This was also the first time that Nat and Will arrived at a mutual decision even though they disagreed on the best course of action. Is it just me or are they actually making progress?
Apparently, Will thinks they’re making a lot more progress than they really are because at the end of the episode, he stops by Jay’s place to grab his mother’s wedding ring.
Yep, shortly after they broke up and he slept with some other hospital employee to numb the pain, Will is jumping into a marriage proposal.
All in a day at Gaffney, people.
Thoughts on this week’s Chicago Med?
Will Rhodes be removed from the procedure? Will Charles prove Robert is a murderer? Will Choi fix things with Emily? Will Will propose to Nat?
Tune in for the season finale next Tuesday on NBC! (And pray for a renewal!)
Chicago Med – We Hold These Truths (4×14)
Chicago Med brought a full range of emotions on tonight’s episode.
“We Hold These Truths” was a busy episode not only for the ED but also Natalie and Maggie, both of whom were on-site when a racist drove his van into a crowd at the South Side market.
Natalie really needs to leave the house with protection. She’s been injured while out and about almost every time and forced to administer aid in the field. There was that one shooting, then the helicopter crash, and now this.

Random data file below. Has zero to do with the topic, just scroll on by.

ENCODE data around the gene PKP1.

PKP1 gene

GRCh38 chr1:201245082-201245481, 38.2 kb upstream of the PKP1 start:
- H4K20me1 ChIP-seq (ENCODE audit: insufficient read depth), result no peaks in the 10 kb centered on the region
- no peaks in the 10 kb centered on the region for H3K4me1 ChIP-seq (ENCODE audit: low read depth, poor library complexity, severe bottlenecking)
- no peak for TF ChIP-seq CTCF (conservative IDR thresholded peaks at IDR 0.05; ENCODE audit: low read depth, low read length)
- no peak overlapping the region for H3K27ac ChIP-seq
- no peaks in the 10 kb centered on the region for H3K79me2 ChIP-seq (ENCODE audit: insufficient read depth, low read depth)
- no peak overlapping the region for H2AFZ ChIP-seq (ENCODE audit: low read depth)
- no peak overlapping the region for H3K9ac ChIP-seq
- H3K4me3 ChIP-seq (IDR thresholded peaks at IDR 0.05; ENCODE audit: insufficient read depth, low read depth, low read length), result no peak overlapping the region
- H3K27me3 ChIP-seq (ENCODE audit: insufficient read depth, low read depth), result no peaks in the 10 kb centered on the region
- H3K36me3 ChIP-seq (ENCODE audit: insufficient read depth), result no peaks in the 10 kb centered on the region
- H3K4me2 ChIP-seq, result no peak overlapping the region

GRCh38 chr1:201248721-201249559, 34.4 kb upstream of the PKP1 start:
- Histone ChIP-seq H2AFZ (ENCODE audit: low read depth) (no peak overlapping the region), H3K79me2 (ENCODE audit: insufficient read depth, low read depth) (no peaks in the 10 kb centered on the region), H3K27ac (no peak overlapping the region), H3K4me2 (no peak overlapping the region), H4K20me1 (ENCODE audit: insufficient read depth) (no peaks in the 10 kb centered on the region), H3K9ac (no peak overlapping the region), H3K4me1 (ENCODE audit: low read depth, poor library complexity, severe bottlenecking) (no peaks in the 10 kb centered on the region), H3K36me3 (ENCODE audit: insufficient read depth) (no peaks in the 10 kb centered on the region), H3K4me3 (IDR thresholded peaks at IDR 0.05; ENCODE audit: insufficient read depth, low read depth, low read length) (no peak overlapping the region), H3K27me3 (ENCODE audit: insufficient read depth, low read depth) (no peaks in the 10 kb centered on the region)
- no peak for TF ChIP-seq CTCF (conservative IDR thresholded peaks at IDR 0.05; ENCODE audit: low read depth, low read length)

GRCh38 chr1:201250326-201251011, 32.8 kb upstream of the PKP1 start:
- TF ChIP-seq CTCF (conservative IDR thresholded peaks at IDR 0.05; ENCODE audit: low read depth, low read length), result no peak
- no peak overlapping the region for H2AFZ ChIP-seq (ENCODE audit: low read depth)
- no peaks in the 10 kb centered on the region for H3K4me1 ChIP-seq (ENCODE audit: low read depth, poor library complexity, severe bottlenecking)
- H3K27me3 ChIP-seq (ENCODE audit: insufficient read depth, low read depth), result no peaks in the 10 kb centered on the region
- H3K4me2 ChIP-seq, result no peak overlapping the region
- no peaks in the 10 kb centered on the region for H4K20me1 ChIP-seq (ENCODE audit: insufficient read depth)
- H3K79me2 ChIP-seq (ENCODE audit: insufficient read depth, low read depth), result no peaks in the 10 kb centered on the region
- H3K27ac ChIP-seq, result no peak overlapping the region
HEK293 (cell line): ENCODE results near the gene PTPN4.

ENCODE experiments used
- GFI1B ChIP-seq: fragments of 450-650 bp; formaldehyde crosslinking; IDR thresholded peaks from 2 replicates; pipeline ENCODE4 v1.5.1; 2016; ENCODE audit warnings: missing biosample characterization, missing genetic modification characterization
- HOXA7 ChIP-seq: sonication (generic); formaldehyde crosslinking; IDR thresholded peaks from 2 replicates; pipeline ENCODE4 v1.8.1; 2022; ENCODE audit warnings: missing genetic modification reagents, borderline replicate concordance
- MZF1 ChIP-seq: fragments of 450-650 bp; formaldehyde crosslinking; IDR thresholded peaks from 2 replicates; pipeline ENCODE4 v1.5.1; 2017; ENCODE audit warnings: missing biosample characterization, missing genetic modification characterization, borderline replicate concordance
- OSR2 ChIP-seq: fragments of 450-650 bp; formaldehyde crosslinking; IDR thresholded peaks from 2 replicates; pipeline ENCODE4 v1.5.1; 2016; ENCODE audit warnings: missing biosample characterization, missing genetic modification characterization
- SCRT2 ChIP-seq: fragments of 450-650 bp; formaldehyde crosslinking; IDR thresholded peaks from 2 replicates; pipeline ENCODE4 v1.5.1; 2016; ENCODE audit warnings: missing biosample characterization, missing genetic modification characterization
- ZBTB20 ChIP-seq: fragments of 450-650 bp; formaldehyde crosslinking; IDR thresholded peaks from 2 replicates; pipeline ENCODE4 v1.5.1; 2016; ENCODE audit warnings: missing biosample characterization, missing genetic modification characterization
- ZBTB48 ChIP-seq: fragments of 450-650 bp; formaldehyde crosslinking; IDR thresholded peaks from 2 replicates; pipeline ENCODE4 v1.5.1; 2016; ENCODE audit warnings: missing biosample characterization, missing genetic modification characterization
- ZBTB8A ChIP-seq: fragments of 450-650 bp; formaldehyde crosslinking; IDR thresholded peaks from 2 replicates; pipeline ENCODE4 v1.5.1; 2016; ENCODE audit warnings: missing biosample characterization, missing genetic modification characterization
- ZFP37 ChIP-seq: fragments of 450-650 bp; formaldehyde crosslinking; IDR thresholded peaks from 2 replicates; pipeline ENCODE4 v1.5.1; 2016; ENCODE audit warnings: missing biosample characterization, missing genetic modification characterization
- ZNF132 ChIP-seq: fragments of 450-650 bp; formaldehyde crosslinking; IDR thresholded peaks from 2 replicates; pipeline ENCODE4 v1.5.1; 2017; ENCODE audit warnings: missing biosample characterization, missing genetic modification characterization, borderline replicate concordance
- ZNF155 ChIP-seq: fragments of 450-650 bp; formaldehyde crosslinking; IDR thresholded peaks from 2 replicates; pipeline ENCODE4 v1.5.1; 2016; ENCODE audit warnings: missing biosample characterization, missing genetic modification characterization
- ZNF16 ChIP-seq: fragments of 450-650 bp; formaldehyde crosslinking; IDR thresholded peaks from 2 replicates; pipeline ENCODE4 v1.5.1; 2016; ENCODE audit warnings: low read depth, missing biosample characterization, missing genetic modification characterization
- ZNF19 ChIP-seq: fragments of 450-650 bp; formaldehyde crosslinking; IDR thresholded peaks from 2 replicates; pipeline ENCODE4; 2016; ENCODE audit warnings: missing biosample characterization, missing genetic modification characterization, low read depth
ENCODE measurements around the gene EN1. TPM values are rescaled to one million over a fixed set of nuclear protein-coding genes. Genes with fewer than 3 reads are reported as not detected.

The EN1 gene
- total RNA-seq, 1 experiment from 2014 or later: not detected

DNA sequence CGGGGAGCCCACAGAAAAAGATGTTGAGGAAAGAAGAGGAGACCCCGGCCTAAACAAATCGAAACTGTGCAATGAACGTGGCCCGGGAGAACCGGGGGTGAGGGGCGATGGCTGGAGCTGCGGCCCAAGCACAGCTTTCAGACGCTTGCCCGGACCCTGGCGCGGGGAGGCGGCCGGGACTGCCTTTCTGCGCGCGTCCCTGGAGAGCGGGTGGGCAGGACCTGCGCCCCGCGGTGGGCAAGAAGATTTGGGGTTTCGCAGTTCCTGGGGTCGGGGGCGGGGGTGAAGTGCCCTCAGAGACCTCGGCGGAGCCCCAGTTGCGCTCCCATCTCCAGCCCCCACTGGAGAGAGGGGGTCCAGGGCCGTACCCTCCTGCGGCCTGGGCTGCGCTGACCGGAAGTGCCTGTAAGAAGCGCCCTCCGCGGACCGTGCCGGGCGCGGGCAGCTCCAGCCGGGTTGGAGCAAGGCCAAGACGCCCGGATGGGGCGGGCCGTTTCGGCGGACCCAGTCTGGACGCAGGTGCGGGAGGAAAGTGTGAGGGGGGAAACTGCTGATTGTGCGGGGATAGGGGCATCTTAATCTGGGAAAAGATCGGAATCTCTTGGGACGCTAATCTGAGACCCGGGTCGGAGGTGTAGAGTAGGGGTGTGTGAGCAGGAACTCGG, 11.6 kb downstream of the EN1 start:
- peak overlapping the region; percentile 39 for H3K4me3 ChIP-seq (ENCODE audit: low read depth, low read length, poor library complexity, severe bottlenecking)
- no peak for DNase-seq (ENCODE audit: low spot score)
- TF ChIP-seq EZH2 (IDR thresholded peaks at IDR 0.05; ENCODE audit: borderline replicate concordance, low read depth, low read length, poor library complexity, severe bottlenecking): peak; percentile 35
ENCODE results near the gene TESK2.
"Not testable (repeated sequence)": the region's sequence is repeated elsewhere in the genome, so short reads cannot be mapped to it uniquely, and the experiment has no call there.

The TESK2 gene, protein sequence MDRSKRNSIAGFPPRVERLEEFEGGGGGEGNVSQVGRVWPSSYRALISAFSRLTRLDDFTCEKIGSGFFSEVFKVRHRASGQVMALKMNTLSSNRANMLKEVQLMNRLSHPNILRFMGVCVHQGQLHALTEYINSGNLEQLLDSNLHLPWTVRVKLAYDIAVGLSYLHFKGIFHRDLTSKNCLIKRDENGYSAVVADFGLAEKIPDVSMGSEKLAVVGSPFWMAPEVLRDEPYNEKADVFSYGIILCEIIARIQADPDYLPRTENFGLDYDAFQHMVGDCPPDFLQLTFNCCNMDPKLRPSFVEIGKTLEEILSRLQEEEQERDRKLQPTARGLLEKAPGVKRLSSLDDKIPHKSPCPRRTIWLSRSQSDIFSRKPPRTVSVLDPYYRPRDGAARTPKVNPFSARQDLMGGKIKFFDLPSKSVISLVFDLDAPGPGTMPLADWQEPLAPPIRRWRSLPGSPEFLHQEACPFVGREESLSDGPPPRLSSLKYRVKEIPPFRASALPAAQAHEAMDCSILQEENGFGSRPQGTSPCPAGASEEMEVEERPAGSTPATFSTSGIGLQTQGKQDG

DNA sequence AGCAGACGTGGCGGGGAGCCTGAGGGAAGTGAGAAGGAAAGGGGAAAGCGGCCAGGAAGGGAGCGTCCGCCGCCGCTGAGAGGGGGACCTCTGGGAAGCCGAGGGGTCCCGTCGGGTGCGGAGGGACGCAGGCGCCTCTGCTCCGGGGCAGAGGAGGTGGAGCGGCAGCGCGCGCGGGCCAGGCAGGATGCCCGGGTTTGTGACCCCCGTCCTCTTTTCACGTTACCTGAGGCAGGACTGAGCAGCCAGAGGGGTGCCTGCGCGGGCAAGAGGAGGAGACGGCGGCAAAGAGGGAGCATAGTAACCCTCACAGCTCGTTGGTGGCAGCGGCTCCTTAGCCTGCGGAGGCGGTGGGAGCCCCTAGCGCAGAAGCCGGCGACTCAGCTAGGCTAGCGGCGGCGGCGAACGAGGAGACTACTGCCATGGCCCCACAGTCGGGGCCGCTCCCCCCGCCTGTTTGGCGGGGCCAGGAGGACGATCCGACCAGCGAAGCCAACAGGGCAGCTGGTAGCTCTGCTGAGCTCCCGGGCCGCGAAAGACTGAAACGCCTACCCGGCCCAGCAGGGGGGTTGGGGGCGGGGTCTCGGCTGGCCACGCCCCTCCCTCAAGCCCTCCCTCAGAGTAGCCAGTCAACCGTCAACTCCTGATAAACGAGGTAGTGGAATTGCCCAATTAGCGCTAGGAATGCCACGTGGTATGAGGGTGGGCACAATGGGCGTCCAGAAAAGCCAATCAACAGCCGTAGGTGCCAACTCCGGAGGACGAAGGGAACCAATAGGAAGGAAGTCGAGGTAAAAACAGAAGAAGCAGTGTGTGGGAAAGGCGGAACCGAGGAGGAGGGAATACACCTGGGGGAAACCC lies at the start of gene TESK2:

Natalie and Maggie spent most of the episode dishing out help to critically injured patients who wouldn’t make it to the hospital.
But while helping others, they forgot to take of themselves.
Natalie strained her already injured arm while Maggie ignored the pain from her kidney removal and bled out when her stitches broke.
Thankfully, both of them are going to be just fine.
In fact, Natalie may be more than fine after she openly admitted to crossing lines by giving Phillip (Ian Harding) her phone number. Being worried about him and his sick child is one thing, but Natalie is definitely interested in him.
There a promising new relationship here since Natalie can connect with Philip on loss and being an only parent, but given that he just lost his wife, I hope Chicago Med handles this storyline with sensitivity.
Most of all, I’m just glad they are finally giving up with trying to push Natalie and Will’s relationship down our throats.
Natalie is interested in another man, and Will adopted an abandoned dog. All is well in the world.
Personally, I think this dog might be Will’s strongest relationship.
Chicago Med’s timeline has been very unclear for the past few seasons, and I was surprised that Maggie already had her surgery.
Why wasn’t her selfless decision to save a patient a bigger part of the storyline? Why didn’t they show the surgery?